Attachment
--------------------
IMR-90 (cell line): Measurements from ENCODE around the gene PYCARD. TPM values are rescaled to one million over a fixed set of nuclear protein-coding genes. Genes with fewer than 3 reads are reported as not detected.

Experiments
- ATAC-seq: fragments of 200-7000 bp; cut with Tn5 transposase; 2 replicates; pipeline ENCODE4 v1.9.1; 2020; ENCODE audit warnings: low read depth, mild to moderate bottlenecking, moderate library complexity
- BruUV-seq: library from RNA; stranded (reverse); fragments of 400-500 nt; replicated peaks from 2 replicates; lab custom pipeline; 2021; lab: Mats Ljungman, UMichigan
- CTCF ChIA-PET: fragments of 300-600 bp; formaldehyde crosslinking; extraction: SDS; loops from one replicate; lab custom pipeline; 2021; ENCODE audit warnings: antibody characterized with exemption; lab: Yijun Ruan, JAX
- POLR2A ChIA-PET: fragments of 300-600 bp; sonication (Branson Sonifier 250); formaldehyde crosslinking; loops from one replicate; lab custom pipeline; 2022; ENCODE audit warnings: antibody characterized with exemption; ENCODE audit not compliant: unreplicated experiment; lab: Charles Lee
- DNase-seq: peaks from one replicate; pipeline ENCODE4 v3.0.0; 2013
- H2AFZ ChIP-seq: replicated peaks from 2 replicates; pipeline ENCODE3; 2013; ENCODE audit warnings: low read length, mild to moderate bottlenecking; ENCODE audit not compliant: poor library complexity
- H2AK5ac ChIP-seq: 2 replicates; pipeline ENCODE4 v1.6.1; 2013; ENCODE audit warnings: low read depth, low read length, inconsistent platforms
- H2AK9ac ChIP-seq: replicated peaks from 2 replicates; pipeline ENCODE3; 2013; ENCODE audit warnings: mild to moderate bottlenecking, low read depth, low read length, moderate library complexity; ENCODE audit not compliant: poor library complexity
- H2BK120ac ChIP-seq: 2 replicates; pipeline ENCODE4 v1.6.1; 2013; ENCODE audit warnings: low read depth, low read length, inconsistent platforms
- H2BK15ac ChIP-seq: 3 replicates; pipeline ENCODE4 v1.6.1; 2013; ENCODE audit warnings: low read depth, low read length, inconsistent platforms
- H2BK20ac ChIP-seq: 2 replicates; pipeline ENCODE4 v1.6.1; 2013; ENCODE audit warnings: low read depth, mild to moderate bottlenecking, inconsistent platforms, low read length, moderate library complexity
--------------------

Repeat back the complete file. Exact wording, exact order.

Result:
IMR-90 (cell line): Measurements from ENCODE around the gene PYCARD. TPM values are rescaled to one million over a fixed set of nuclear protein-coding genes. Genes with fewer than 3 reads are reported as not detected.

Experiments
- ATAC-seq: fragments of 200-7000 bp; cut with Tn5 transposase; 2 replicates; pipeline ENCODE4 v1.9.1; 2020; ENCODE audit warnings: low read depth, mild to moderate bottlenecking, moderate library complexity
- BruUV-seq: library from RNA; stranded (reverse); fragments of 400-500 nt; replicated peaks from 2 replicates; lab custom pipeline; 2021; lab: Mats Ljungman, UMichigan
- CTCF ChIA-PET: fragments of 300-600 bp; formaldehyde crosslinking; extraction: SDS; loops from one replicate; lab custom pipeline; 2021; ENCODE audit warnings: antibody characterized with exemption; lab: Yijun Ruan, JAX
- POLR2A ChIA-PET: fragments of 300-600 bp; sonication (Branson Sonifier 250); formaldehyde crosslinking; loops from one replicate; lab custom pipeline; 2022; ENCODE audit warnings: antibody characterized with exemption; ENCODE audit not compliant: unreplicated experiment; lab: Charles Lee
- DNase-seq: peaks from one replicate; pipeline ENCODE4 v3.0.0; 2013
- H2AFZ ChIP-seq: replicated peaks from 2 replicates; pipeline ENCODE3; 2013; ENCODE audit warnings: low read length, mild to moderate bottlenecking; ENCODE audit not compliant: poor library complexity
- H2AK5ac ChIP-seq: 2 replicates; pipeline ENCODE4 v1.6.1; 2013; ENCODE audit warnings: low read depth, low read length, inconsistent platforms
- H2AK9ac ChIP-seq: replicated peaks from 2 replicates; pipeline ENCODE3; 2013; ENCODE audit warnings: mild to moderate bottlenecking, low read depth, low read length, moderate library complexity; ENCODE audit not compliant: poor library complexity
- H2BK120ac ChIP-seq: 2 replicates; pipeline ENCODE4 v1.6.1; 2013; ENCODE audit warnings: low read depth, low read length, inconsistent platforms
- H2BK15ac ChIP-seq: 3 replicates; pipeline ENCODE4 v1.6.1; 2013; ENCODE audit warnings: low read depth, low read length, inconsistent platforms
- H2BK20ac ChIP-seq: 2 replicates; pipeline ENCODE4 v1.6.1; 2013; ENCODE audit warnings: low read depth, mild to moderate bottlenecking, inconsistent platforms, low read length, moderate library complexity